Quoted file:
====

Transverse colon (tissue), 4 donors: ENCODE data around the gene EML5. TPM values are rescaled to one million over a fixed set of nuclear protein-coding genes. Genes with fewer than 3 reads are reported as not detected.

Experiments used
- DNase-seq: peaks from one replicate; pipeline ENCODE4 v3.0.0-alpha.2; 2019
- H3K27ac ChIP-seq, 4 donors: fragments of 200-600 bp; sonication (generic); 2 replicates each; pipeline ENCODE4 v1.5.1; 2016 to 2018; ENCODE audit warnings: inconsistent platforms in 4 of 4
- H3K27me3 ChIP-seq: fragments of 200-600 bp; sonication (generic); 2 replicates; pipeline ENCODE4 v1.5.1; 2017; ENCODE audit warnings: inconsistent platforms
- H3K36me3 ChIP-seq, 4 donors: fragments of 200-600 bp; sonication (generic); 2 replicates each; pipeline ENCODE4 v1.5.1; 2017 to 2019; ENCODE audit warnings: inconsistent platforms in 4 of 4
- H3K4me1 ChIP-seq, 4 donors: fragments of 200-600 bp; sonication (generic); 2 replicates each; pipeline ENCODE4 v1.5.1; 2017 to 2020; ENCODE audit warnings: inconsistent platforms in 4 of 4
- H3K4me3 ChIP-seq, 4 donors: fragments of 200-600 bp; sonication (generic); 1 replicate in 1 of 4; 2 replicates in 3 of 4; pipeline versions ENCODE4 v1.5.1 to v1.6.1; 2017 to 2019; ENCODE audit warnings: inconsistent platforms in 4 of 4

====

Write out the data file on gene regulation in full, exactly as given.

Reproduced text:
Transverse colon (tissue), 4 donors: ENCODE data around the gene EML5. TPM values are rescaled to one million over a fixed set of nuclear protein-coding genes. Genes with fewer than 3 reads are reported as not detected.

Experiments used
- DNase-seq: peaks from one replicate; pipeline ENCODE4 v3.0.0-alpha.2; 2019
- H3K27ac ChIP-seq, 4 donors: fragments of 200-600 bp; sonication (generic); 2 replicates each; pipeline ENCODE4 v1.5.1; 2016 to 2018; ENCODE audit warnings: inconsistent platforms in 4 of 4
- H3K27me3 ChIP-seq: fragments of 200-600 bp; sonication (generic); 2 replicates; pipeline ENCODE4 v1.5.1; 2017; ENCODE audit warnings: inconsistent platforms
- H3K36me3 ChIP-seq, 4 donors: fragments of 200-600 bp; sonication (generic); 2 replicates each; pipeline ENCODE4 v1.5.1; 2017 to 2019; ENCODE audit warnings: inconsistent platforms in 4 of 4
- H3K4me1 ChIP-seq, 4 donors: fragments of 200-600 bp; sonication (generic); 2 replicates each; pipeline ENCODE4 v1.5.1; 2017 to 2020; ENCODE audit warnings: inconsistent platforms in 4 of 4
- H3K4me3 ChIP-seq, 4 donors: fragments of 200-600 bp; sonication (generic); 1 replicate in 1 of 4; 2 replicates in 3 of 4; pipeline versions ENCODE4 v1.5.1 to v1.6.1; 2017 to 2019; ENCODE audit warnings: inconsistent platforms in 4 of 4